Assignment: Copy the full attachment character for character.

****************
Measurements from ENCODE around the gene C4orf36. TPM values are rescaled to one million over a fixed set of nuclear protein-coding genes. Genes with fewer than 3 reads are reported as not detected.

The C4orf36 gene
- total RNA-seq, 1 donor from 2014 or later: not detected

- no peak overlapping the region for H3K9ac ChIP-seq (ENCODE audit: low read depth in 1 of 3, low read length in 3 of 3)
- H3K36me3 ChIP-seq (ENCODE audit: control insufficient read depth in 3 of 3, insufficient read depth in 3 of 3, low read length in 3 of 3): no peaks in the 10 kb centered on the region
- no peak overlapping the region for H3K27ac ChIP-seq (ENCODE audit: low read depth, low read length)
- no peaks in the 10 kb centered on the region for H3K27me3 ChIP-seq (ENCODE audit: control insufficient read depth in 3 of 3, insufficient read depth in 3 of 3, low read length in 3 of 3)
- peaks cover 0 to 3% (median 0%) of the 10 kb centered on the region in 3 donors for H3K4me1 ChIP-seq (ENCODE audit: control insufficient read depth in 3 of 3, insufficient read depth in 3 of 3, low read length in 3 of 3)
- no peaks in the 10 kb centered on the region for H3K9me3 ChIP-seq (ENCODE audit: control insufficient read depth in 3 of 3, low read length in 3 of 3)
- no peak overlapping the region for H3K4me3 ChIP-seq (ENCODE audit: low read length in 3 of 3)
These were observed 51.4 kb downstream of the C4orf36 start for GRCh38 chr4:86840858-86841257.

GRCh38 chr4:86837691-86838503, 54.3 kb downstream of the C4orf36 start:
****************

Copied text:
Measurements from ENCODE around the gene C4orf36. TPM values are rescaled to one million over a fixed set of nuclear protein-coding genes. Genes with fewer than 3 reads are reported as not detected.

The C4orf36 gene
- total RNA-seq, 1 donor from 2014 or later: not detected

- no peak overlapping the region for H3K9ac ChIP-seq (ENCODE audit: low read depth in 1 of 3, low read length in 3 of 3)
- H3K36me3 ChIP-seq (ENCODE audit: control insufficient read depth in 3 of 3, insufficient read depth in 3 of 3, low read length in 3 of 3): no peaks in the 10 kb centered on the region
- no peak overlapping the region for H3K27ac ChIP-seq (ENCODE audit: low read depth, low read length)
- no peaks in the 10 kb centered on the region for H3K27me3 ChIP-seq (ENCODE audit: control insufficient read depth in 3 of 3, insufficient read depth in 3 of 3, low read length in 3 of 3)
- peaks cover 0 to 3% (median 0%) of the 10 kb centered on the region in 3 donors for H3K4me1 ChIP-seq (ENCODE audit: control insufficient read depth in 3 of 3, insufficient read depth in 3 of 3, low read length in 3 of 3)
- no peaks in the 10 kb centered on the region for H3K9me3 ChIP-seq (ENCODE audit: control insufficient read depth in 3 of 3, low read length in 3 of 3)
- no peak overlapping the region for H3K4me3 ChIP-seq (ENCODE audit: low read length in 3 of 3)
These were observed 51.4 kb downstream of the C4orf36 start for GRCh38 chr4:86840858-86841257.

GRCh38 chr4:86837691-86838503, 54.3 kb downstream of the C4orf36 start: